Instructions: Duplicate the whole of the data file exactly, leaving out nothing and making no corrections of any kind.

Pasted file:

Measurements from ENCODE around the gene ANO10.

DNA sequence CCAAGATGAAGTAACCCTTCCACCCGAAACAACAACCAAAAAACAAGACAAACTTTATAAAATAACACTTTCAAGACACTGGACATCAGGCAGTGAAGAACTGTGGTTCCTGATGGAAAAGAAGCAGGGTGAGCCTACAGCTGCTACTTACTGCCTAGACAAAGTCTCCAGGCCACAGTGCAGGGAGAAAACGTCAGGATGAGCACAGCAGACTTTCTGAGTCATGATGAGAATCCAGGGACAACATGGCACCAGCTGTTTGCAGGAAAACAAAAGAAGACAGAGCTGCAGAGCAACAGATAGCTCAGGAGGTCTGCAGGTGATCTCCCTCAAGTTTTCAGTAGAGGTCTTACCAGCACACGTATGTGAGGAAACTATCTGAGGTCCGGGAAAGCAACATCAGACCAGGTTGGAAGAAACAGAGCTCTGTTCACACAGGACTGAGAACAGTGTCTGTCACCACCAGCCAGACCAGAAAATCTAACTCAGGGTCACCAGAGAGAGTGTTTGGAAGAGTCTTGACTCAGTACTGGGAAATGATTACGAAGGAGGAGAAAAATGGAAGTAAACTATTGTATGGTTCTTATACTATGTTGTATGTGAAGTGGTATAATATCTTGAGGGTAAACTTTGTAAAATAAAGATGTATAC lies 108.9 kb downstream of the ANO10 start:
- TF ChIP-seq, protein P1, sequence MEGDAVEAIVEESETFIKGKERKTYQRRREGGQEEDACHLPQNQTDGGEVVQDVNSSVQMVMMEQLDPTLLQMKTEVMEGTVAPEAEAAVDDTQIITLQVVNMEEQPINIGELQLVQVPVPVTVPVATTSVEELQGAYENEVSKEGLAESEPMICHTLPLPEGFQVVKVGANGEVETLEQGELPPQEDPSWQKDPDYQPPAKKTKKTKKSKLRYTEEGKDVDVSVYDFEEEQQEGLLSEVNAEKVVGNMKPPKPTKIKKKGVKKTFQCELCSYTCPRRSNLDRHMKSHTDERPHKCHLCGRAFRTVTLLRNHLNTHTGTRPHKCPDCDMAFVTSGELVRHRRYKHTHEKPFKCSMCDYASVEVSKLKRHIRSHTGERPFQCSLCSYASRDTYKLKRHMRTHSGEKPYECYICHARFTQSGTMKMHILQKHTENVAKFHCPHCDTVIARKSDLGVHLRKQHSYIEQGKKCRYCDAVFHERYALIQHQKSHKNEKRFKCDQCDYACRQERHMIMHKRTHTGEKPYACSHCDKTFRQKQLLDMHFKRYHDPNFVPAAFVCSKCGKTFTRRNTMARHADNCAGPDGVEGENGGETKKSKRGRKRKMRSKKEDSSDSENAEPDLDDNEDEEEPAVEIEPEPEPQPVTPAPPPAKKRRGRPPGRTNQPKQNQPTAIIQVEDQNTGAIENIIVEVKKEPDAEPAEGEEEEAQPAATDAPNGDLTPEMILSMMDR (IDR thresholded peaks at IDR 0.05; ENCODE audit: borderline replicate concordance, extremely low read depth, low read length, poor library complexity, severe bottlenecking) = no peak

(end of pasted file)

Measurements from ENCODE around the gene ANO10.

DNA sequence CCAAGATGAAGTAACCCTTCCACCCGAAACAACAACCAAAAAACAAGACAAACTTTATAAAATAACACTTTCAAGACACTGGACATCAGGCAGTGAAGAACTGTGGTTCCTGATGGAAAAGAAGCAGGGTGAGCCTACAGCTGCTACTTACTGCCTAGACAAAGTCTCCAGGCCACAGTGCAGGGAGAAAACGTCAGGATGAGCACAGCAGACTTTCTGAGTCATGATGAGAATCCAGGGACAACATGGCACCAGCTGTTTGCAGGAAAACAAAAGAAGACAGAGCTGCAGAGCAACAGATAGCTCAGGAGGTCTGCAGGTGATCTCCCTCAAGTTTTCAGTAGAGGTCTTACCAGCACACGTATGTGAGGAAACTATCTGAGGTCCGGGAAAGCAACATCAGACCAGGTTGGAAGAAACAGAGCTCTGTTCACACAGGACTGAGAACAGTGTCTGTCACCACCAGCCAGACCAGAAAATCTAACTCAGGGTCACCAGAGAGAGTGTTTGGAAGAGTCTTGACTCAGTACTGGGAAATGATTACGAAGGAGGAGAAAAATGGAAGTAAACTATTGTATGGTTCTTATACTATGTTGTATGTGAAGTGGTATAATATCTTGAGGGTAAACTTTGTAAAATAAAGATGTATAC lies 108.9 kb downstream of the ANO10 start:
- TF ChIP-seq, protein P1, sequence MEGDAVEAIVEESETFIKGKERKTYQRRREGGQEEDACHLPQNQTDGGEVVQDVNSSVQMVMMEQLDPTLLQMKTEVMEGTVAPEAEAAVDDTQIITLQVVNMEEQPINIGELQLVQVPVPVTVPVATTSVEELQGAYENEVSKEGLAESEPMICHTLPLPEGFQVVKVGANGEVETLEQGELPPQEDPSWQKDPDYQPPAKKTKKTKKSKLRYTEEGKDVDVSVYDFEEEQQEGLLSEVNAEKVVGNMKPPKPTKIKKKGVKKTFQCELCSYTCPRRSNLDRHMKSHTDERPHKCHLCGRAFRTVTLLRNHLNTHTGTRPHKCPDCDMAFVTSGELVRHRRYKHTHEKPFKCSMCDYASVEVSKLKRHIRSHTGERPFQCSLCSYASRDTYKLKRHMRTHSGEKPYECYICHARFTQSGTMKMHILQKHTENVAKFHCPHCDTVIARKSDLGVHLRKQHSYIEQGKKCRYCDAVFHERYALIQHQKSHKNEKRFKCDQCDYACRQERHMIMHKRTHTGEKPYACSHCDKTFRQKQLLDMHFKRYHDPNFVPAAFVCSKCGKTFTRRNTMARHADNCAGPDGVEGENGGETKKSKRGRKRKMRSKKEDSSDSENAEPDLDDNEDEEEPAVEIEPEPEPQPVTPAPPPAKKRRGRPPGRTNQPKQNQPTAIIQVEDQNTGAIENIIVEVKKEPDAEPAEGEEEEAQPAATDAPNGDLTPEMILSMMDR (IDR thresholded peaks at IDR 0.05; ENCODE audit: borderline replicate concordance, extremely low read depth, low read length, poor library complexity, severe bottlenecking) = no peak